Ukraine backs UN call for nuclear plant safe zone

A Ukrainian Emergency Ministry rescuer attends an exercise in the city of Zaporizhzhia on 17 August 2022, in case of a possible nuclear incident at the Zaporizhzhia nuclear power plant located near the city.

Ukrainian President Volodymyr Zelensky has welcomed calls by the UN nuclear agency for a safety protection zone at the Zaporizhzhia nuclear power plant.

The plant has been occupied by Russia since the start of the war and it has come under repeated attack since, with both sides blaming each other.

The UN says that the shelling of Europe’s largest nuclear power station must end immediately.

Shelling could cause unlimited release of radioactive materials, it said.

In a report published on Tuesday, following last week’s much-awaited visit, the International Atomic Energy Agency (IAEA) said that the presence of Russian military equipment on site could undermine its security.

Shelling continued while a 14-strong IAEA team visited the site last week and its head, Rafael Grossi, warned at the time of a very real risk of nuclear disaster. Although most of the team left the plant after two days, it said two of its officials would remain there on a permanent basis.

Mr Zelensky said he would support the safety zone if it aimed to demilitarise the territory of the nuclear plant. Mr Zelensky said the report noted the presence of Russian military hardware on the territory of the plant and referred to pressure on employees, alongside “clear references to the Russian military occupation”.

The plant lies on the southern bank of the River Dnieper, across the water from Ukrainian-held towns and military positions.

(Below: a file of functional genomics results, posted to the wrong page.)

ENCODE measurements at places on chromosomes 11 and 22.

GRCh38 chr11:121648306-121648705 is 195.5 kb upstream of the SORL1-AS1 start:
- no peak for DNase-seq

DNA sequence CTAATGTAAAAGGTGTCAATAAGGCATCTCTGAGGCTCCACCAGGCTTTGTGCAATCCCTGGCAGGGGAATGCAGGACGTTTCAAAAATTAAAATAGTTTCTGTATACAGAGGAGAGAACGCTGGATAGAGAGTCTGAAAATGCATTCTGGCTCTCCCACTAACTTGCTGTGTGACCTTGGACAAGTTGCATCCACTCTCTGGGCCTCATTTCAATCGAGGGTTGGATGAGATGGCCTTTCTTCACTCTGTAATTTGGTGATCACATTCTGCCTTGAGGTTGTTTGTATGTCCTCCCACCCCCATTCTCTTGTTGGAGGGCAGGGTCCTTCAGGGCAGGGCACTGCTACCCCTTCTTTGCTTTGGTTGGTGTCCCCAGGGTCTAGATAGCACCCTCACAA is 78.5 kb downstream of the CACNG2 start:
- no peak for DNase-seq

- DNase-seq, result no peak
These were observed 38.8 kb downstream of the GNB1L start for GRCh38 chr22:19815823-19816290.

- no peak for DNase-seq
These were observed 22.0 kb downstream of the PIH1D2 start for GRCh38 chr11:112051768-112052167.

On Tuesday, Russia accused Kyiv of hitting the area three times in 24 hours. Ukraine says Russian forces have used the plant as a shield from which to fire on nearby cities, although Russia insists it is guarding the site.

In its report, the nuclear agency highlighted the “extremely stressful conditions” facing the 907 Ukrainian staff working there under Russian military control.

However, the IAEA is careful not to apportion blame to either side.

Zaporizhzhia graphic

The IAEA detailed the damage to the plant and said that while continued shelling had not yet triggered a nuclear emergency, it did present a constant threat to safety that “may lead to radiological consequences with great safety significance”.

There was an urgent need for “interim measures” to prevent a nuclear accident caused by military action, it added, saying all relevant parties would have to agree to a “nuclear safety and security protection zone” being set up to avoid further damage.

The UN Security Council held an emergency meeting after the publication of the IAEA’s report to discuss the situation in Zaporizhzhia.

UN Secretary General Antonio Guterres said “as a first step, Russian and Ukrainian forces must commit not to engage in any military activity towards the plant site or from the plant site”.

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